My brother, wanting to off himself,
Took rope into a summer park.
Rope, plus a knife
For cutting it: a serrated hawkbill,
Cushioned grip, with two-inch
Curved, ignoble blade
The manufacturers in their cruelty call
A lightweight
Meadowlark. Cruel because the meadowlark
Is calm. They’re calm
This morning. Sure, they shaggle the corn a bit,
But otherwise, when they’re done,
They perch on the fence in the golden sun,
Heads down as if they’re sleeping.

Copyright © 2019 by David J. Daniels. Originally published in Poem-a-Day on March 4, 2019, by the Academy of American Poets.

About this Poem

“‘Meadowlark' is atypical of my work: my poetry often rhymes or employs strict metrical forms and syllabics. There are lingering hints here of earlier drafts ('park' / 'Meadowlark,' 'done' / 'sun'), but something about the content drove me against my usual tendencies to control and fashion things so carefully. In the end, I'm glad that the poem remains primarily about language, that it hinges on a single, fragile word, bearing the name of a bird and a weapon. And my brother (very much still alive, thankfully) told me he loves the poem."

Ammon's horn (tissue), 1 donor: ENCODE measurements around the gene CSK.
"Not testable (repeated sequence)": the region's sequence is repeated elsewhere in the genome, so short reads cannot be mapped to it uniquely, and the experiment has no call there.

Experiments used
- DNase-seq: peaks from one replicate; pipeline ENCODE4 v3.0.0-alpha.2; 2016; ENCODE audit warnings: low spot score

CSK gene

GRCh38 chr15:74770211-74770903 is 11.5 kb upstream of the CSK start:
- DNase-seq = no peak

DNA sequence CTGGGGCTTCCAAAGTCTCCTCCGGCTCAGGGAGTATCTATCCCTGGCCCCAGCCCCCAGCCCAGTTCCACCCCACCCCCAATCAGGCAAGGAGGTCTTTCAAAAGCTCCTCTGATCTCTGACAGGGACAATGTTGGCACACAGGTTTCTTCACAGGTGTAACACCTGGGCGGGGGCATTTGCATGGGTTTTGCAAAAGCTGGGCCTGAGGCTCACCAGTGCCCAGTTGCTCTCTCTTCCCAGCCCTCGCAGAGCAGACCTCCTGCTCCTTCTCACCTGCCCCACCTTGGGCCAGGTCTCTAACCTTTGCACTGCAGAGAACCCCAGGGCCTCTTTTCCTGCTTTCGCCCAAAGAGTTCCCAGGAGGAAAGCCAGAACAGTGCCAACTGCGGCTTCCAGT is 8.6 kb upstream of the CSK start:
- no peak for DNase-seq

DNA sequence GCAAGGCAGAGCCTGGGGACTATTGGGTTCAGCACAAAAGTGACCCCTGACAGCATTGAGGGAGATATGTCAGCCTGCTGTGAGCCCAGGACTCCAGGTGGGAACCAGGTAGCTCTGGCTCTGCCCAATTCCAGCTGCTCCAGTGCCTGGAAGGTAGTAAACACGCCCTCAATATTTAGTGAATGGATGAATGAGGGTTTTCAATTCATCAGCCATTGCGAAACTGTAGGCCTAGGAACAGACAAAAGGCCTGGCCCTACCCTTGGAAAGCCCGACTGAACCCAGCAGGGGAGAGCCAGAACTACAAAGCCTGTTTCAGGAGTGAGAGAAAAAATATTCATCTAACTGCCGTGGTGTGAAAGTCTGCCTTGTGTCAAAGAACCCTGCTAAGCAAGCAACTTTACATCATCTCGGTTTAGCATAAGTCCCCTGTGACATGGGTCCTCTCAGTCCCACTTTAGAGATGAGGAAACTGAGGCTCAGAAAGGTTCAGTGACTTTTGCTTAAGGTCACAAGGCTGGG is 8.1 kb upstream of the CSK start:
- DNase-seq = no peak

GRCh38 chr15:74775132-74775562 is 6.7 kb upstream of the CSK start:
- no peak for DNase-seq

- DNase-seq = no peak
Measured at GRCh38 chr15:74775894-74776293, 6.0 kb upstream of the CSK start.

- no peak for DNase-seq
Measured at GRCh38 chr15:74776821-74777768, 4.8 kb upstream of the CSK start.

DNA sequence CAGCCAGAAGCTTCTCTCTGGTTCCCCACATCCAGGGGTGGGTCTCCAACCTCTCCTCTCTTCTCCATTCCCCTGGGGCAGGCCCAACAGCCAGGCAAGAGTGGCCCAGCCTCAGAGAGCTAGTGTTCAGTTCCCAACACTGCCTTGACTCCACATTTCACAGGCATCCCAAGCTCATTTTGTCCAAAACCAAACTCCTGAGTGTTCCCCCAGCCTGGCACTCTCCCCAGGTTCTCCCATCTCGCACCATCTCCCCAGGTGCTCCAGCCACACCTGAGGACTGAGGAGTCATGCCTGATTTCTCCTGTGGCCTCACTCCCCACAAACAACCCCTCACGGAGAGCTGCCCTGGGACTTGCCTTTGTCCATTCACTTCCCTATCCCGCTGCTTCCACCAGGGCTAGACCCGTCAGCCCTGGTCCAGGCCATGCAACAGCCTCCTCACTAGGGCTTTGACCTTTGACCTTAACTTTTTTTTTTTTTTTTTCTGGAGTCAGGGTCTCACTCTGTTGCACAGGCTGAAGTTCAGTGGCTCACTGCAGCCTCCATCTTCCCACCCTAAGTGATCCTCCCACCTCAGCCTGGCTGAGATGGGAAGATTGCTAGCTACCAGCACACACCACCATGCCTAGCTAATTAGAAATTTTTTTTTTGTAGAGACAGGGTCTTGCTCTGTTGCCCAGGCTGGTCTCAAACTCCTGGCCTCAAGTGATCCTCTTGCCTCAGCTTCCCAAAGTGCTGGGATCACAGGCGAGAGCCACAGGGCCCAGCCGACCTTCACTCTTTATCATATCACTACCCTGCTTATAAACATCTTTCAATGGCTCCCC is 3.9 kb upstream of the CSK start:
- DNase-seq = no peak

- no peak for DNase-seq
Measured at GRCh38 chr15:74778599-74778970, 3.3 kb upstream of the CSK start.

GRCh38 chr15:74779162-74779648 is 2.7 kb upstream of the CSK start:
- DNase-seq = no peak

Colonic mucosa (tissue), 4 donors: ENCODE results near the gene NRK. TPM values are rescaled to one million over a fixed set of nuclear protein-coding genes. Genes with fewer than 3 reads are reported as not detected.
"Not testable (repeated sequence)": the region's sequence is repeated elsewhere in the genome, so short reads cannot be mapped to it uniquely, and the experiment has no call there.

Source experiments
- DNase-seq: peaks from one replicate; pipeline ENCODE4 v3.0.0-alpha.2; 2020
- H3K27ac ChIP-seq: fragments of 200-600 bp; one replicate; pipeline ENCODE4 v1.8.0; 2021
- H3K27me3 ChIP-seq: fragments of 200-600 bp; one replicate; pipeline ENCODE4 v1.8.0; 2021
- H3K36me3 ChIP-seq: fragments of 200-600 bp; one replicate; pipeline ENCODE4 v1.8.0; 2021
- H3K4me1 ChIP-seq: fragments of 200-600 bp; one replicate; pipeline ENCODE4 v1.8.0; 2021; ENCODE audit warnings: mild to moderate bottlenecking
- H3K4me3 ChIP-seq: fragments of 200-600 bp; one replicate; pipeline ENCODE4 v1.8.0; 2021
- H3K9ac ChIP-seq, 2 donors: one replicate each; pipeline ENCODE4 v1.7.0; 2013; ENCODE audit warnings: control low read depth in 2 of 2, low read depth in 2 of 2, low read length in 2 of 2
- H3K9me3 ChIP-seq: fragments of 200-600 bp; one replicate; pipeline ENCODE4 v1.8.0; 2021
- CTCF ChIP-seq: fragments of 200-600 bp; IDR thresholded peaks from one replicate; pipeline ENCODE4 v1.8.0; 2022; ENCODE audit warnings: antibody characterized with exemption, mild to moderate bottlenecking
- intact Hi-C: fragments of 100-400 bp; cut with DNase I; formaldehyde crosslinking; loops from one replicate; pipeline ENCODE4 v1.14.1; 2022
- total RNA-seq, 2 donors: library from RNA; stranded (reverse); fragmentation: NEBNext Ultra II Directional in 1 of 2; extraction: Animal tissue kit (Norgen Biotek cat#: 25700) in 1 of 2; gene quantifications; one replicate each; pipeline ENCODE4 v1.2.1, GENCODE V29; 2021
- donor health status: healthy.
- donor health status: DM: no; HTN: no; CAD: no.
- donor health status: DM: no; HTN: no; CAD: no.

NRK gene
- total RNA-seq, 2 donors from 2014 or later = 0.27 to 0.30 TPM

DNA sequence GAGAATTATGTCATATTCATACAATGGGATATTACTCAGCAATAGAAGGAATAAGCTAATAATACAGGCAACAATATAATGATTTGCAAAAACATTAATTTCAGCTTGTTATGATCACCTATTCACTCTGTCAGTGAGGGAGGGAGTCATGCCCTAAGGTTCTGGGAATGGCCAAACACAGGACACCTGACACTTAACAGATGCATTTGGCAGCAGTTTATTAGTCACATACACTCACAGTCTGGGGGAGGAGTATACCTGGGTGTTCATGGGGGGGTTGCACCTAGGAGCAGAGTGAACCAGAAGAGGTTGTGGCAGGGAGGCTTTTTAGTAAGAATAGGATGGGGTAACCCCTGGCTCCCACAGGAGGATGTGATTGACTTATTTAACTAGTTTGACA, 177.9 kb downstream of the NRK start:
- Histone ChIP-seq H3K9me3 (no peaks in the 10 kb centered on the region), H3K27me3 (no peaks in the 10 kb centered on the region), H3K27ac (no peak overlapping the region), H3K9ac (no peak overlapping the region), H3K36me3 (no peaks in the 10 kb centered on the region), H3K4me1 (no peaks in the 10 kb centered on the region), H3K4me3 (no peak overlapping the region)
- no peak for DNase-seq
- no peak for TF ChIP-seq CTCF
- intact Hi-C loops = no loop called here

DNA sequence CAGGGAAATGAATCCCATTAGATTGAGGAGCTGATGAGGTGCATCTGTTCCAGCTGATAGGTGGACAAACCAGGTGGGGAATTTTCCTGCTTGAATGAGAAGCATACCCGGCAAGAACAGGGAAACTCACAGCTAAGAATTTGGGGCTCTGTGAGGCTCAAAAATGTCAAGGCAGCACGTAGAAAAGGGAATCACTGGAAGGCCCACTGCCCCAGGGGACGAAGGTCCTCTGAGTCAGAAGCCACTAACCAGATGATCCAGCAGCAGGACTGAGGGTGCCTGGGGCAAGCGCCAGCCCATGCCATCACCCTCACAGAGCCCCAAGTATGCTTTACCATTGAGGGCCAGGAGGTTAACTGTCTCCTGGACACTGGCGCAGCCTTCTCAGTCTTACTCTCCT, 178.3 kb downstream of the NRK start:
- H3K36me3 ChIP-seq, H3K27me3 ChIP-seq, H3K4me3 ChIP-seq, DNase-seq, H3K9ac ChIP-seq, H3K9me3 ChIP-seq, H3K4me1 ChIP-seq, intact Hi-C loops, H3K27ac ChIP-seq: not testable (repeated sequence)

—David J. Daniels